Wednesday, October 12, 2005
The Times vs. bloggers on Atlantic Yards: who practices the journalism of verification?
"Most of what you know, you know because of the mainstream media," Keller said. "Bloggers recycle and chew on the news. That's not bad. But it's not enough."
Keller pointed out that it cost the Times around $1.5 million to maintain a Baghdad bureau in 2004. (It cost one Times freelancer much more last month: He was murdered.) "This kind of civic labor can't be replaced by bloggers." The Times' assets: "A worldwide network of trained, skilled [observers] to witness events" and write about them, and "a rigorous set of standards. A journalism of verification," rather than of "assertion," and maintaining an "agnosticism" as to where any story may lead. And, borrowing a key buzzword of the day, he said the Times practiced "transparency," or, in math-teacher terms, "we show our work."
I basically agree with him, that journalists do--or aim to do--much more than bloggers. But sometimes bloggers, such as myself, do a lot more research than Times reporters.
Skilled observers to witness events? The Times, unlike numerous other news outlets in the city, never reported on the New York City Council Economic Development hearing on 5/26/05 concerning Atlantic Yards, the only hearing this year--as my report notes. I'm told someone went, but wasn't skilled enough to recognize that there was news: Forest City Ratner announced a huge increase in the size of the project. The Times didn't report this until July.
Rigorous set of standards and transparency? Not for the number of office jobs promised in this project, to pick one of many examples. The Times reported in a Metro Briefing (Developer Promises Benefits, 6/28/05): The developer, Bruce Ratner ... president of Forest City Ratner, promised that he would give local residents the first chance at work on the $3.5 billion development, which is expected to generate 12,000 construction jobs and 8,500 permanent jobs.
Where did they get the numbers? Probably from a 6/27/05 mayoral press release, which stated: The $3.5 billion project will create 8,500 permanent new jobs...
However, Ratner had already traded office space for housing, and the most recent filing by the Empire State Development Corporation shows that there's space for only 3,140 or 2,512 jobs, depending on whether you use Ratner's math or standard figures for needed space. (Add a vacancy rate and the number gets lower.) The Times hasn't reported these numbers. Rather, it has used unverified, and hardly transparent numbers presented by the developer. [An earlier version of this post incorrectly suggested there was more office space, which could encompass 3,900 or 4,875 jobs.]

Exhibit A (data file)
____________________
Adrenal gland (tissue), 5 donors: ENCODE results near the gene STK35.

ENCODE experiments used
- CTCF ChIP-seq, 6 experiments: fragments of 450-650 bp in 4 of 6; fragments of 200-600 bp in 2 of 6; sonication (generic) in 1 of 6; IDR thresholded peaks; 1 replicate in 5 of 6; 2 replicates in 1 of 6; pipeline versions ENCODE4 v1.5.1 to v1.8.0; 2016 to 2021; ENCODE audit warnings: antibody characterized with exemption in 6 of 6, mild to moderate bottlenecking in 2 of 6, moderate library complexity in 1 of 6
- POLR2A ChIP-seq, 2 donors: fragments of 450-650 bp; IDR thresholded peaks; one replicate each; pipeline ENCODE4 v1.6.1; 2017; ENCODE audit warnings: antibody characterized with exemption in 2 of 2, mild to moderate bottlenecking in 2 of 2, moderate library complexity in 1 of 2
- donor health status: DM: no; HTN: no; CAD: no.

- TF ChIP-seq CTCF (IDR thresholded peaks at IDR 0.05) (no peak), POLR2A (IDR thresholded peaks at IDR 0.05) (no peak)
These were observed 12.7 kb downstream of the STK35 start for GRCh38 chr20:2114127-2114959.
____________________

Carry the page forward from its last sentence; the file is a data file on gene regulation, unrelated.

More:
Since the 6/28/05 article, the Times has merely printed generalities, such as that the project would provide "thousands of jobs." Well, when the original promise is 10,000 jobs and the result is less than two-thirds of that, it's time for some journalism of verification.
Rigorous set of standards and transparency? FCR has long promised 15,000 union construction jobs—a figure that has been widely quoted in the press, though the Times has most recently used the figure of 12,000 construction jobs, in that same 6/28/05 Metro Briefing.
As noted in my report:
However, construction jobs are temporary jobs, not permanent jobs. A construction job, in standard industry parlance, lasts for one year. So the actual projection means 15,000 job-years (1,500 jobs each year over 10 years), or 12,000 job-years. That means 1,500 people would be working each year. Or 1,200.
The Times’s failure to analyze construction-job figures at Atlantic Yards suggests a double standard. In writing about other projects, the Times has used the more accurate job-years method to analyze actual numbers of construction jobs. In a Times article about the proposed West Side Stadium, the reporter questioned the proponents’ data, noting (Mayor’s Guess At Stadium Jobs Is Highest Yet, 4/10/05):
The mayor and the Jets contend that the project will generate 18,000 jobs. It actually means, the Jets acknowledge, that there will be an average of 4,500 jobs during the four years of construction.
The budget office’s estimate, however, was far lower than the Jets’—an average of 2,880 construction jobs per year, and it did not bother multiplying that figure by four, because construction jobs by their nature are temporary.
The Times has still not yet analyzed the construction-job figures at Atlantic Yards.